1st Edition

Modes of Communication in Stravinsky’s Works Sign and Expression

By Per Dahl Copyright 2022
    240 Pages 20 B/W Illustrations
    by Routledge

    240 Pages 20 B/W Illustrations
    by Routledge

    Igor Stravinsky left behind a complex heritage of music and ideas. There are many examples of discrepancies between his literate statements about music and musicians and his musical compositions and activity. Per Dahl presents a model of communication that unveils a clear and logical understanding of Stravinsky's heritage, based on the extant material available. From this, Dahl argues the case for Stravinsky’s music and his ideas as separate entities, representing different modes of communication. As well as describing a triangular model of communication, based on a tilted and extended version of Ogden's triangle, Dahl presents an empirical investigation of Stravinsky's vocabulary of signs and expressions in his published scores - his communicative mode towards musicians. In addition to simple statistics, Dahl compares the notation practice in the composer’s different stylistic epochs as well as his writing for different sizes of ensembles. Dahl also considers Stravinsky’s performances and recordings as modes of communication to investigate whether the multi-layered model can soften the discrepancies between Stravinsky the literary and Stravinsky the musician.


    Part I: Sign and expression in communication


    1 Prelude

    1.1. The point of departure

    1.2. Discourses of a musical work

    2 The multi-layered triad

    2.1 Ogden

    2.2 Agawu

    2.3 A multi-layered triad

    2.4 Literacy

    2.5 Bacon

    2.6 A complete communication model

    3 Stravinsky’s background and languages

    3.1 St. Petersburg

    3.2 Suisse/France

    3.3 Religion

    3.4 America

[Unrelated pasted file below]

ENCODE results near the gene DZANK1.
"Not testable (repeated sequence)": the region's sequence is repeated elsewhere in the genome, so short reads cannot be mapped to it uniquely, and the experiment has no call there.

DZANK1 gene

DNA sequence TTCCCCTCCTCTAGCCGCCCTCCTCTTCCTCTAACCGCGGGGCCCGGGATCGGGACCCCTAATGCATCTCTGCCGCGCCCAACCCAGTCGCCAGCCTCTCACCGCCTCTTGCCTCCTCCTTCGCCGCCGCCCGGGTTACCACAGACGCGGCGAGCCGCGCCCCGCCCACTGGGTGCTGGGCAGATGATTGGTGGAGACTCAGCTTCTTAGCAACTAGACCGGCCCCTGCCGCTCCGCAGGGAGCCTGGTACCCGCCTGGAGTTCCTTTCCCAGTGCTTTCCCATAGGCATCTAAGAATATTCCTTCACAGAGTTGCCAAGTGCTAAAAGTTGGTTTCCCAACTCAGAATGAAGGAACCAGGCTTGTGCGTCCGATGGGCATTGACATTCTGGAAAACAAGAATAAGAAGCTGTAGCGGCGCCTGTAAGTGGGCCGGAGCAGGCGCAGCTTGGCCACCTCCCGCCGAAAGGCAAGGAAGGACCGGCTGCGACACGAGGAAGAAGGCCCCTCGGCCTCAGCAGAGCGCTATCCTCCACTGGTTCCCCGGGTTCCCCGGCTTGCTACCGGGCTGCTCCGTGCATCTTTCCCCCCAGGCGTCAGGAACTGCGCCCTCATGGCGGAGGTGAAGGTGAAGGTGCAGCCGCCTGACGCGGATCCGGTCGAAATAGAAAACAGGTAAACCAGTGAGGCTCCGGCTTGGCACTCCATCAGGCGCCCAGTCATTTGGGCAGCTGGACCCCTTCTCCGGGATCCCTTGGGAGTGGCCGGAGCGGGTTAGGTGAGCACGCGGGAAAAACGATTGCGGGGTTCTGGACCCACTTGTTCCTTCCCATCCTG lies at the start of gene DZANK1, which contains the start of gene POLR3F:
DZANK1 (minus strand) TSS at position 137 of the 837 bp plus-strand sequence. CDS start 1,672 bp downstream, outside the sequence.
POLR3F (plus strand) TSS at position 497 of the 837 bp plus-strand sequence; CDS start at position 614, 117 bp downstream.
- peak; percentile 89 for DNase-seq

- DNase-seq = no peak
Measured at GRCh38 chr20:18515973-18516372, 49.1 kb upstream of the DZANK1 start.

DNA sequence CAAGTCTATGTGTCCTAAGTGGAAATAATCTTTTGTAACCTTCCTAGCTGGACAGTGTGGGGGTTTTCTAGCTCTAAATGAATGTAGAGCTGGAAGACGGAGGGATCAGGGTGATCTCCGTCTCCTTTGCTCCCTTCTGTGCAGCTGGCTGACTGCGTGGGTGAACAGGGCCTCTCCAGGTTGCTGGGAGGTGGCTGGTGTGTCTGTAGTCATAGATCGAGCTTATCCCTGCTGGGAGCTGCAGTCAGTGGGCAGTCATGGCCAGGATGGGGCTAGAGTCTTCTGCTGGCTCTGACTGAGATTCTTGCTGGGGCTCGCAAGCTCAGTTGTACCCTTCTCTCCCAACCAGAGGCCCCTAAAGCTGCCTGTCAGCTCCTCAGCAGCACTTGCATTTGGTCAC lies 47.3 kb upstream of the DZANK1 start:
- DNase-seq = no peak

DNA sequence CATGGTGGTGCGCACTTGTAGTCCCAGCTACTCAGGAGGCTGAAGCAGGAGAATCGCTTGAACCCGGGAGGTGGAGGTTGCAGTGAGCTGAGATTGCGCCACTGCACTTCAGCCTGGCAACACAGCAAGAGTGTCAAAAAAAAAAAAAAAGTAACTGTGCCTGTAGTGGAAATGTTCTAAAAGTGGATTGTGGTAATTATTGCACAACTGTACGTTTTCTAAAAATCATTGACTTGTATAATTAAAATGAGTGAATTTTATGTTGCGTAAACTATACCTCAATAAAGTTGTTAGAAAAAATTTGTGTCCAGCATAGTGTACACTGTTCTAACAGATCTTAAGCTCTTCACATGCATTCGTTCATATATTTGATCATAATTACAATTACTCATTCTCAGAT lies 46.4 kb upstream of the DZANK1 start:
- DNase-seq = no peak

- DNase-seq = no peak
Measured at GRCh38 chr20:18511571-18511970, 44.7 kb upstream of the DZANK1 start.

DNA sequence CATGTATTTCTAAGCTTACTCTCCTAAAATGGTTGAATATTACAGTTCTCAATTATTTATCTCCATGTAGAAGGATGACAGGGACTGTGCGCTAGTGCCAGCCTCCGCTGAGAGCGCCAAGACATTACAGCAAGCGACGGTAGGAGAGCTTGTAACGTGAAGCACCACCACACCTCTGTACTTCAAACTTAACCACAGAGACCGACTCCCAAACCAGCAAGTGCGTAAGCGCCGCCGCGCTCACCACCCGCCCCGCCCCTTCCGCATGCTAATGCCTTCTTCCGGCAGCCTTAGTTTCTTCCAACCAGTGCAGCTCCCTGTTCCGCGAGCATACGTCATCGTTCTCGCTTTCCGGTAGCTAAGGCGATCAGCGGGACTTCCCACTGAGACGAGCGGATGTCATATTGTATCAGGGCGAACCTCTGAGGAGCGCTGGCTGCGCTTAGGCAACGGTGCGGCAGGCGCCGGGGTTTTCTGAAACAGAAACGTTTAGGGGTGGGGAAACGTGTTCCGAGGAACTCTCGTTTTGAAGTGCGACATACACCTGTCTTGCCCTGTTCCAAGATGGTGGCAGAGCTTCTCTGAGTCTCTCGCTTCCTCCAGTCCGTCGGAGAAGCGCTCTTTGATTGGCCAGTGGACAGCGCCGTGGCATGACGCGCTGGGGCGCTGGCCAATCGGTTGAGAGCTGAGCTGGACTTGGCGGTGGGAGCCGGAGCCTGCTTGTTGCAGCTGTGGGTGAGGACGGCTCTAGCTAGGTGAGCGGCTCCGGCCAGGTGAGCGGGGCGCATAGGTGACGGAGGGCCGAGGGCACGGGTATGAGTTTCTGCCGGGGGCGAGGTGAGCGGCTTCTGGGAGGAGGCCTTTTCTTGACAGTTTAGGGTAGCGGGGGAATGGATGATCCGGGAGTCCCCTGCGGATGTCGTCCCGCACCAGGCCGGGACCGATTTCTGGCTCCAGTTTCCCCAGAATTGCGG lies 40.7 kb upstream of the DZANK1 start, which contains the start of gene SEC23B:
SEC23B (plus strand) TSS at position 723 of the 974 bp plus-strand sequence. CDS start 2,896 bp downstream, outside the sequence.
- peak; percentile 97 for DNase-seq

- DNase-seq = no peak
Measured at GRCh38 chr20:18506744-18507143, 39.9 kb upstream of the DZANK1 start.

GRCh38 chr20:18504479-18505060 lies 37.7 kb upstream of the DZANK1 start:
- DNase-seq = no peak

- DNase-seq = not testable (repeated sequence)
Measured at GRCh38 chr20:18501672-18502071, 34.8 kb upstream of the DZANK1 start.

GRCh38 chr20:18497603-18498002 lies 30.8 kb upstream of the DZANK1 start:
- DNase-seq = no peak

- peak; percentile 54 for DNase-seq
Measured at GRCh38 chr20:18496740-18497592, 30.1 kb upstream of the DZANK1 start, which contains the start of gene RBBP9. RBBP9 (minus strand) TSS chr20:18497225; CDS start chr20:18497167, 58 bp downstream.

4 The Aesthetics

    4.1 A grid

    4.2 Quotes from Stravinsky

    4.3 Comments and critiques of Stravinsky’s aesthetics

    4.4 Adorno

    5 The Logics

    5.1 The operational grid

    5.2 Some aspects from semiotics and linguistics

    5.3 Some statements from Stravinsky

    5.4 Bacon’s idols

    6 The Ethics

    6.1 The ethical grid

    6.2 The listening process

    6.3 The composer in action

    7 Postlude


    Part II: Modes of Communication in Stravinsky’s music

    8 Notation

    9 Music notation and literacy in music: a historical approach

    10 A study of Stravinsky’s notation practice: an empirical approach

    10.1 Design

    10.2  Results

    11 Vocabulary, concepts and adjustments: a semiotic approach

    12 Musicians’ music reading practices: a cognitive approach

    12.1 Music reading

    12.2 Approaching the music notation

    12.3 Elements in Stravinsky’s notation practice

    13 Stravinsky’s  recordings and performances: a critical approach

    13.1 The composer as performer

    13.2 Some case studies

    13.3 Reliability and validity





    1 Work categories

    2 Vocabulary

    3 Works in the Serial period

    4 Shorted and stretched notes



    Per Dahl is Professor of Music at the University of Stavanger, Norway.